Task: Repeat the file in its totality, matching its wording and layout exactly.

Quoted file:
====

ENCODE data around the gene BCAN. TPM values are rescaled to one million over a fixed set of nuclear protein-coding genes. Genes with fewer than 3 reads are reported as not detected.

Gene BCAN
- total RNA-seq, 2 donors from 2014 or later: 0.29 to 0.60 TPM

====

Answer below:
ENCODE data around the gene BCAN. TPM values are rescaled to one million over a fixed set of nuclear protein-coding genes. Genes with fewer than 3 reads are reported as not detected.

Gene BCAN
- total RNA-seq, 2 donors from 2014 or later: 0.29 to 0.60 TPM